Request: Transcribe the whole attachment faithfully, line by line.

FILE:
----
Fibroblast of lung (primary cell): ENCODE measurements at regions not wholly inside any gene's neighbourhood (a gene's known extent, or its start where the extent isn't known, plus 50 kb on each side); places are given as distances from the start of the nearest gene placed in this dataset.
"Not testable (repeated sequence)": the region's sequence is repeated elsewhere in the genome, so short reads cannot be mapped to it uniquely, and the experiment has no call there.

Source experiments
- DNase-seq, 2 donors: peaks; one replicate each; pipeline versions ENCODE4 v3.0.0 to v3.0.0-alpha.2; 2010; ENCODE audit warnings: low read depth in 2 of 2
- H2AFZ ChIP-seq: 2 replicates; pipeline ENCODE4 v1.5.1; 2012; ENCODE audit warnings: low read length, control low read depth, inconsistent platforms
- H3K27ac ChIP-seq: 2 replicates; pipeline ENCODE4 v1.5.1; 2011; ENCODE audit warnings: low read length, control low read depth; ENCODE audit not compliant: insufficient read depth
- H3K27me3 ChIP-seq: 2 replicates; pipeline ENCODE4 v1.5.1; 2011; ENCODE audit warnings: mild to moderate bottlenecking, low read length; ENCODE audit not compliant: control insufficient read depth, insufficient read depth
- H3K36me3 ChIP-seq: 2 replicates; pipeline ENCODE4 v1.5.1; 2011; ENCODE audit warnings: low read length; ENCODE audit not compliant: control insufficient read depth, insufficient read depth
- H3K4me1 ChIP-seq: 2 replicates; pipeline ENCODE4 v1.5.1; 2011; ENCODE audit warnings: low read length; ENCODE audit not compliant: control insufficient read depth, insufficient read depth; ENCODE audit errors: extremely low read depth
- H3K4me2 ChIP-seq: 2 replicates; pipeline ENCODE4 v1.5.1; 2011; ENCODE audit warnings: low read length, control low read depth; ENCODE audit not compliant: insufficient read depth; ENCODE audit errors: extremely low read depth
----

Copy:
Fibroblast of lung (primary cell): ENCODE measurements at regions not wholly inside any gene's neighbourhood (a gene's known extent, or its start where the extent isn't known, plus 50 kb on each side); places are given as distances from the start of the nearest gene placed in this dataset.
"Not testable (repeated sequence)": the region's sequence is repeated elsewhere in the genome, so short reads cannot be mapped to it uniquely, and the experiment has no call there.

Source experiments
- DNase-seq, 2 donors: peaks; one replicate each; pipeline versions ENCODE4 v3.0.0 to v3.0.0-alpha.2; 2010; ENCODE audit warnings: low read depth in 2 of 2
- H2AFZ ChIP-seq: 2 replicates; pipeline ENCODE4 v1.5.1; 2012; ENCODE audit warnings: low read length, control low read depth, inconsistent platforms
- H3K27ac ChIP-seq: 2 replicates; pipeline ENCODE4 v1.5.1; 2011; ENCODE audit warnings: low read length, control low read depth; ENCODE audit not compliant: insufficient read depth
- H3K27me3 ChIP-seq: 2 replicates; pipeline ENCODE4 v1.5.1; 2011; ENCODE audit warnings: mild to moderate bottlenecking, low read length; ENCODE audit not compliant: control insufficient read depth, insufficient read depth
- H3K36me3 ChIP-seq: 2 replicates; pipeline ENCODE4 v1.5.1; 2011; ENCODE audit warnings: low read length; ENCODE audit not compliant: control insufficient read depth, insufficient read depth
- H3K4me1 ChIP-seq: 2 replicates; pipeline ENCODE4 v1.5.1; 2011; ENCODE audit warnings: low read length; ENCODE audit not compliant: control insufficient read depth, insufficient read depth; ENCODE audit errors: extremely low read depth
- H3K4me2 ChIP-seq: 2 replicates; pipeline ENCODE4 v1.5.1; 2011; ENCODE audit warnings: low read length, control low read depth; ENCODE audit not compliant: insufficient read depth; ENCODE audit errors: extremely low read depth